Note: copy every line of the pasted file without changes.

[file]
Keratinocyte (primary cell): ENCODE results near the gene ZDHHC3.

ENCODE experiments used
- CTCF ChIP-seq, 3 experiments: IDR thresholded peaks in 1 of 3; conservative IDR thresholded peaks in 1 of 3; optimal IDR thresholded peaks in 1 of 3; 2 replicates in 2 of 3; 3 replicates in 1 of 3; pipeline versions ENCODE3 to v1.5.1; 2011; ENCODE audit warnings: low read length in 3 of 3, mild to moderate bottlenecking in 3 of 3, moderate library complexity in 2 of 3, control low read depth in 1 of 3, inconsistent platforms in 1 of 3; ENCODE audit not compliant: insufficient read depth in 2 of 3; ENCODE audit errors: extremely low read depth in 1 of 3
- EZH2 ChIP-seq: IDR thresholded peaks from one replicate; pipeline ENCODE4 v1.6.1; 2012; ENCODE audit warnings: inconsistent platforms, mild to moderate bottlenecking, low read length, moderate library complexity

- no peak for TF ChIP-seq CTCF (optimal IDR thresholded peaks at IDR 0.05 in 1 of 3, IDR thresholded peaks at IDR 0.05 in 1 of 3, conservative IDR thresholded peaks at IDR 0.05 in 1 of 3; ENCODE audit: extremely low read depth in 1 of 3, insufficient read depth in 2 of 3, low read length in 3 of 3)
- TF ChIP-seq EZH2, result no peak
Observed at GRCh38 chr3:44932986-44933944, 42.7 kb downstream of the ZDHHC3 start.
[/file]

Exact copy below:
Keratinocyte (primary cell): ENCODE results near the gene ZDHHC3.

ENCODE experiments used
- CTCF ChIP-seq, 3 experiments: IDR thresholded peaks in 1 of 3; conservative IDR thresholded peaks in 1 of 3; optimal IDR thresholded peaks in 1 of 3; 2 replicates in 2 of 3; 3 replicates in 1 of 3; pipeline versions ENCODE3 to v1.5.1; 2011; ENCODE audit warnings: low read length in 3 of 3, mild to moderate bottlenecking in 3 of 3, moderate library complexity in 2 of 3, control low read depth in 1 of 3, inconsistent platforms in 1 of 3; ENCODE audit not compliant: insufficient read depth in 2 of 3; ENCODE audit errors: extremely low read depth in 1 of 3
- EZH2 ChIP-seq: IDR thresholded peaks from one replicate; pipeline ENCODE4 v1.6.1; 2012; ENCODE audit warnings: inconsistent platforms, mild to moderate bottlenecking, low read length, moderate library complexity

- no peak for TF ChIP-seq CTCF (optimal IDR thresholded peaks at IDR 0.05 in 1 of 3, IDR thresholded peaks at IDR 0.05 in 1 of 3, conservative IDR thresholded peaks at IDR 0.05 in 1 of 3; ENCODE audit: extremely low read depth in 1 of 3, insufficient read depth in 2 of 3, low read length in 3 of 3)
- TF ChIP-seq EZH2, result no peak
Observed at GRCh38 chr3:44932986-44933944, 42.7 kb downstream of the ZDHHC3 start.